(Total Dollar Gain)/(Total Dollars invested) = (10% x $1001 + 999 x 15% x $1)/$2000 = 12.498%, compared to 13% for the "passive-investors".
Passive beats Active.

>And that proves ... what?
Only that it makes little sense to consider the performance of the average active-fund. Surely one should consider the performance of the active-investors. If, for example, a hundred new actively-managed funds were to appear on Plant X ... each with a single investor and a fund manager incapable of rational thought ... then the "average" performance of the active-funds could very well go down.

>And that proves ... what?
That we shouldn't consider the "Average" active-fund, but rather ...

>... the "Average" active-investor, right?
Right! To get a feeling for what the average investor gets, I suspect it's more reasonable to consider just the huge funds which have a jillion investors ... and ignore the tiny funds who may screw up that "average".
For example, the average 10-year returns for the S&P500 and two of the largest U.S. mutual funds are:

S&P 500: 14.32%   this is the average, not the annualized return
Vanguard 500 Index Fund: 14.37%   passive, eh?
Fidelity Growth & Income Fund: 14.88%   an actively managed fund

>Don't you have any pictures? A picture is worth a thousand ...
Okay, here's a picture:

The Vanguard Wellington Fund is old - since 1928 or 1929, I think - and is actively managed.

>It's an equity fund, I presume.
Well, equities and bonds.

>And you're comparing to the S&P500? That's like apples and oranges and ...
Yes, yes. Give me time. I'll get the data and demonstrate, one way or t'other, that Active beats Passive or Passive beats Active ... but based upon a rational comparison scheme. None of this Average mutual fund comparison or Most funds fail to beat the index.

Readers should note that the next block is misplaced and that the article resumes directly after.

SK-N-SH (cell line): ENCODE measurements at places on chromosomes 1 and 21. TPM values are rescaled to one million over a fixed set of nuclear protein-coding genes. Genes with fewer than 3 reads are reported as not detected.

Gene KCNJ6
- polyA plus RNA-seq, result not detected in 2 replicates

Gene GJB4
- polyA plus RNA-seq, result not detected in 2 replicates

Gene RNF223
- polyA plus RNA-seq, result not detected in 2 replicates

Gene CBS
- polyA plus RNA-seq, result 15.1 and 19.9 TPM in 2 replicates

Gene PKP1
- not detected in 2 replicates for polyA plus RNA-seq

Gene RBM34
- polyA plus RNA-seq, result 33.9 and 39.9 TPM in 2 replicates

>I can hardly wait.

In the meantime ...

>But, the future. Can you tell by looking at past performace? Remember that past performance ...
Yes, yes ... no guarantee. So let's suppose that it's 1995 and we look at, for example, the ABC mutual fund. The average return over the previous five years (1990-1994) is 30.0% whereas the TSE 300 total return is 5.6% so you buy ABC, based upon past performance. Over the next five years ABC has an average return of 13.1% whereas the TSE was sitting at 17.7%.
So you can't guarantee that past performance will identify the best choice over the next five years.
Patience. By 2001 ABC had an average return (1995 to 2001) of 14.2% whereas the TSE had 11.9%.
So, although most investors can't predict the future, I suspect that the past perfomance of an active fund manager can be used to identify those funds which are likely to beat the market.
>Most investors can't predict the future? Don't you mean ALL investors?
Well ... uh ... some of us can predict the future.

Anyway, if we used the average returns over the previous umpteen years - compared to the TSE as the benchmark - we'd like ABC, right?
>Do you get a commission for every new ABC client?
I don't own any ABC. I just want to investigate ...
>Is ABC your only example? A universe of "1" is hardly a convincing ...
Okay, okay. Give me a minute ... but, in the meantime, check out Buffett's investments.

>Hey! This last chart says an average return of about 20% for ABC, since 1990, yet you have 17.8% in an earlier chart so ...
Aah, there's a difference between Average and Annualized. That 17.8% is the Annualized return which is always smaller.
(See Average vs Annualized.)

>So? What's your conclusion?
I don't have one ... yet. But give me time and I'll demonstrate that ...

>That Active beats Passive or Passive beats Active, based upon a rational comparison scheme, right?